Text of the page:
A Sealed Copy Of Super Mario Bros. Just Sold For Over $100,000 - What Makes It Worth So Much?

If you've got any mint-condition retro games lying around, it might be time to revisit the attic, because a sealed copy of Super Mario Bros. for the NES just sold for $100,150. After the owner sent it for evaluation, the chief grader at Wata Games marveled at the NES cartridge's "supreme status of preservation" and stated that similar products often display extreme wear and tear after more than 30 years. The copy is now in joint custody of three people, who split the bill to procure a piece of gaming history.

The NES cartridge was part of an extremely limited "test market launch" for the NES from around 1985, and it has stood the test of time well. Deniz Kahn, the CEO and cofounder of game-grading service Wata Games, estimated that only around 2,000-1,000 copies were made for each game's test-run, and only a few dozen exist with an intact sticker seal, a form of packaging that was quickly upgraded to simple shrink wrap.

RELATED: Super Mario Bros. Was So Popular That A 1985 Strategy Guide Was The Best-Selling Book In Japan For Two Years Straight

The test copies were released between October 1985 and March 1986 in markets across New York and Los Angeles.

The sealed NES cartridge, courtesy of Arstechnica.com

Wata Games gave this sealed copy's foil sticker seal its highest rating, an A++, making this product worth its weight in gold, given the notoriety of the title. Kahn called it "a holy grail" of sorts for the sealed collector's market. While the seller didn't want to be identified, Kahn said that he's “one of the largest collectors of sealed video games" and "well known" among top collectors.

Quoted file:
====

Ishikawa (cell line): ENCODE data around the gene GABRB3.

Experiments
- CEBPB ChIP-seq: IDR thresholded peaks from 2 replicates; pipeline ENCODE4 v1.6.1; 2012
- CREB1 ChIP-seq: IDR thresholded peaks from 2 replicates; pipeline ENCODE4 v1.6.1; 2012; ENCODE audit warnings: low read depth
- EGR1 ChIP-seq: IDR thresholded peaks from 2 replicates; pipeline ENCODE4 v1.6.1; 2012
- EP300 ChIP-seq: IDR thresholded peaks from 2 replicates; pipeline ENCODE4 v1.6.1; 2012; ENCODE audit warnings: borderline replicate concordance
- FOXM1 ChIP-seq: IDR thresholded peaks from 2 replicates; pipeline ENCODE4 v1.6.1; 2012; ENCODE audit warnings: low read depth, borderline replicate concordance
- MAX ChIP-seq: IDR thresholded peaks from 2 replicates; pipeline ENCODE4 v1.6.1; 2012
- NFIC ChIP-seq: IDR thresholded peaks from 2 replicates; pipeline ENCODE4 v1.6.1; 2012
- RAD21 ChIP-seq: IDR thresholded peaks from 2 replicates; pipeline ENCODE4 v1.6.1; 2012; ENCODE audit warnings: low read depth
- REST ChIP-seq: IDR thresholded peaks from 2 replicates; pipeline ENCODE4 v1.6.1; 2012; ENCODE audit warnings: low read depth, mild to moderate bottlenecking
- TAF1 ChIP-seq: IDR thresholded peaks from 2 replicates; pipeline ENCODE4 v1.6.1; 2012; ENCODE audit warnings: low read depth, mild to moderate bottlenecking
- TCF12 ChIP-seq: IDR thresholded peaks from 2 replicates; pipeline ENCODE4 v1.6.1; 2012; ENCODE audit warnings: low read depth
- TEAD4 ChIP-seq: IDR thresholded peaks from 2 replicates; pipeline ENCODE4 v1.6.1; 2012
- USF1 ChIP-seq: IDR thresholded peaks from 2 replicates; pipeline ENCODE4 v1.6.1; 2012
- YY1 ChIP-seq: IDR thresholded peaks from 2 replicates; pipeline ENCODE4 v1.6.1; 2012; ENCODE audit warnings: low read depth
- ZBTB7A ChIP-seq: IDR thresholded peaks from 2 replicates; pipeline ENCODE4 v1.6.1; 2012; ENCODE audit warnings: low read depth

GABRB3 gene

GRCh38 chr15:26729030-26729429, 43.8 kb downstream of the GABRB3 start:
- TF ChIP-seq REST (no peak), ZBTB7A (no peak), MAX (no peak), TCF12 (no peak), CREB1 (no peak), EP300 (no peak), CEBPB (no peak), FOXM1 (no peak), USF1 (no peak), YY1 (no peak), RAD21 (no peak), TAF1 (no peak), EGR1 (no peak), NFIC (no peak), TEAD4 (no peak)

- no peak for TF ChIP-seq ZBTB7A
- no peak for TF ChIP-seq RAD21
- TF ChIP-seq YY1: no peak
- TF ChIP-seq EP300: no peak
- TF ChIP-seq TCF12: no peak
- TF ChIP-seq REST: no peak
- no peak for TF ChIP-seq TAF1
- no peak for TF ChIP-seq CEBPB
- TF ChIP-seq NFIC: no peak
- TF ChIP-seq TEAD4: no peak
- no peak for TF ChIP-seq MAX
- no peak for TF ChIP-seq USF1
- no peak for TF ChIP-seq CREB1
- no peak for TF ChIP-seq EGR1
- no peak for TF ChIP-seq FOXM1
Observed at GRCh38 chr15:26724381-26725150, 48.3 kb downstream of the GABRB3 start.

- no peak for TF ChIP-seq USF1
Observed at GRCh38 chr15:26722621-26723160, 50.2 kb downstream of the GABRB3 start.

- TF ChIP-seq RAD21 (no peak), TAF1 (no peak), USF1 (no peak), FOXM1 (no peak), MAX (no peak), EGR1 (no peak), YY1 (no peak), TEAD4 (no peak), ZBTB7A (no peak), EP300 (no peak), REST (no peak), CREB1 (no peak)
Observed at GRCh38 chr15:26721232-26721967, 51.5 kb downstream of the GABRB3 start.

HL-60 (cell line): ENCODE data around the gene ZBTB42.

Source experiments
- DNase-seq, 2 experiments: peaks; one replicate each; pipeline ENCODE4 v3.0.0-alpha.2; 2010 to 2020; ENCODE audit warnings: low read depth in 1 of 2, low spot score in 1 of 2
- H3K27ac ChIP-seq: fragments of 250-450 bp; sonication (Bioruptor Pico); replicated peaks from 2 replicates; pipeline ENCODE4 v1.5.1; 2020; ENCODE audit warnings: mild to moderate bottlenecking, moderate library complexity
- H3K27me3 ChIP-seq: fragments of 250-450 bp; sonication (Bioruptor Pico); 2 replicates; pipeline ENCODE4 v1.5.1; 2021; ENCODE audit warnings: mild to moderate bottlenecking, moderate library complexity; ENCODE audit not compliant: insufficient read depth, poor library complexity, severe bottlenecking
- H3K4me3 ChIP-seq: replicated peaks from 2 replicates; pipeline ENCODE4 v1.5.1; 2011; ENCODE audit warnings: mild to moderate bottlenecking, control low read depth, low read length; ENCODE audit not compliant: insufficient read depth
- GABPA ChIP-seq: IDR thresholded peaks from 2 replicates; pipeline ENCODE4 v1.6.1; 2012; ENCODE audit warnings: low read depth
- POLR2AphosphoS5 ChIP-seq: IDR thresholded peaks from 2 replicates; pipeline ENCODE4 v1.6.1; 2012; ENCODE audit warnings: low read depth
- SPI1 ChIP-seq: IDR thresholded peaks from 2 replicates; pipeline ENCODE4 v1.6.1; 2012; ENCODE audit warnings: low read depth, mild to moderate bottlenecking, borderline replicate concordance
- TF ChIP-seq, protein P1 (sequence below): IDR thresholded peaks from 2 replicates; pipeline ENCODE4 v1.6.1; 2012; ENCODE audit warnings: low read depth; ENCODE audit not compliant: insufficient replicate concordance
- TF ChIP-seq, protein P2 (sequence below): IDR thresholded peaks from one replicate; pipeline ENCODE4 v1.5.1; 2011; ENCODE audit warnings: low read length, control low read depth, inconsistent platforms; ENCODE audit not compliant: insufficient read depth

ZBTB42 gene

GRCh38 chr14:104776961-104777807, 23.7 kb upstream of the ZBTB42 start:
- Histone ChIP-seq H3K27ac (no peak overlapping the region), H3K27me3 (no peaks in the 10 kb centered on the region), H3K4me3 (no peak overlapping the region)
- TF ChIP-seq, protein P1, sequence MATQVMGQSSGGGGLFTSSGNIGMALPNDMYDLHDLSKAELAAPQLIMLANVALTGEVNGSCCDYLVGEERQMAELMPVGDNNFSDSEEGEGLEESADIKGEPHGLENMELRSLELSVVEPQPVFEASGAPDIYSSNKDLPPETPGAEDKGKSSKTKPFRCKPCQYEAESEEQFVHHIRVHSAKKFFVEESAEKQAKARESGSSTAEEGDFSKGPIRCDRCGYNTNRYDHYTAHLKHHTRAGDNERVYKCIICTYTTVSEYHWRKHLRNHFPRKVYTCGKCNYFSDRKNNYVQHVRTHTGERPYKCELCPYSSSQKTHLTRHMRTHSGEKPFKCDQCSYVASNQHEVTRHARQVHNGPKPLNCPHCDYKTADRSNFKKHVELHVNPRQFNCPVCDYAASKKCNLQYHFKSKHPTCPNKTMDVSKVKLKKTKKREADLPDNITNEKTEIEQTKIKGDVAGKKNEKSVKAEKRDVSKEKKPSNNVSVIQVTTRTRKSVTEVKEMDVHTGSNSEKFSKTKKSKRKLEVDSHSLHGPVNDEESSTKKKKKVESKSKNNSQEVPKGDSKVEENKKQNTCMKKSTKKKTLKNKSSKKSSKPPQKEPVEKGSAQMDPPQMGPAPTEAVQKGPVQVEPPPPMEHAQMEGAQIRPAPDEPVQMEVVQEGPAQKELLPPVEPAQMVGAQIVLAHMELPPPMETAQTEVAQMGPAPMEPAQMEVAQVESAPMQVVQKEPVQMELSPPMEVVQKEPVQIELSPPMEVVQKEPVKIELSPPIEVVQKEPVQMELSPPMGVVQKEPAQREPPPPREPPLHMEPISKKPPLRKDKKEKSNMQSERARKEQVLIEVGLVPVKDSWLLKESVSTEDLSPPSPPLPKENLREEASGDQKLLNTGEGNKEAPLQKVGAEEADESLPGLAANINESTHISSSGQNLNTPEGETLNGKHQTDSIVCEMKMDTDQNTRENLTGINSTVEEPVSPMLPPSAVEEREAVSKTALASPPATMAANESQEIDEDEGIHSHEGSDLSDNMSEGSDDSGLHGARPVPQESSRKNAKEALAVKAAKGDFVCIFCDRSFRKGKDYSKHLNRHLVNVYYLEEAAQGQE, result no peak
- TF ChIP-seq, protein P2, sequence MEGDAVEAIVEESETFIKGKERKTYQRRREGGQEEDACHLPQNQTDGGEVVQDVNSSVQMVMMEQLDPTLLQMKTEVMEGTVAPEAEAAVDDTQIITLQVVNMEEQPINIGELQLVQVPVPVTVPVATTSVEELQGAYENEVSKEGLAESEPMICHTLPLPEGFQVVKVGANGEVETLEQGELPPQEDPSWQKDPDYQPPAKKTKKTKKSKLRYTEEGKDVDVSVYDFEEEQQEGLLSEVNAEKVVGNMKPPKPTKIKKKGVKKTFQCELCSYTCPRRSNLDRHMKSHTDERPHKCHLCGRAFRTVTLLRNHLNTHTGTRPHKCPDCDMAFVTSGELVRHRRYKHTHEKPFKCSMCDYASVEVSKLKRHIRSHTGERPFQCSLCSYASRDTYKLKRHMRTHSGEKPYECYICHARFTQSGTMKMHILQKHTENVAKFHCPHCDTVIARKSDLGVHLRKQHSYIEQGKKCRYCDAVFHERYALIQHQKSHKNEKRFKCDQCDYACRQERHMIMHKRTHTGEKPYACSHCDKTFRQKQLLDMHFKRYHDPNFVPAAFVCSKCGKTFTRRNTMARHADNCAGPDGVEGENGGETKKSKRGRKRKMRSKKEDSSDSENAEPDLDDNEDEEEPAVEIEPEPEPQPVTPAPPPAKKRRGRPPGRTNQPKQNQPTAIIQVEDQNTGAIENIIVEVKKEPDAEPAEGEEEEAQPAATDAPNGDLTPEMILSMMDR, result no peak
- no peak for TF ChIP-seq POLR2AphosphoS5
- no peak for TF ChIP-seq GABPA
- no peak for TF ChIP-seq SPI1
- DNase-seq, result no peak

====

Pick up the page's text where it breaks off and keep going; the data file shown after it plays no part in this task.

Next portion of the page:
After Wata's grading process was complete, offers came flying in, but the title's owner would accept no less than $100,000, according to Jim Halperin, owner of Heritage Auctions and one of the three buyers. Zac Gieg, owner of Just Press Play Video Games, also took part in the sale.

The three decided to store the game in Heritage Auctions' vaults when not displaying it at conventions and events. The new owners want to show it off as much as possible, wowing collectors while educating others about their hobby.

$100,000 is a lot, but Heritage Auction's PR director believes it's just the beginning.

"When a story like this gets out, everybody turns to their collection," he said. Word spreads quickly, and once people look at the quality of their purchases, "the flood gates start to open."

It turns out that piece of plastic left in the attic for years could be just what you need to buy a new summer home. Start searching!

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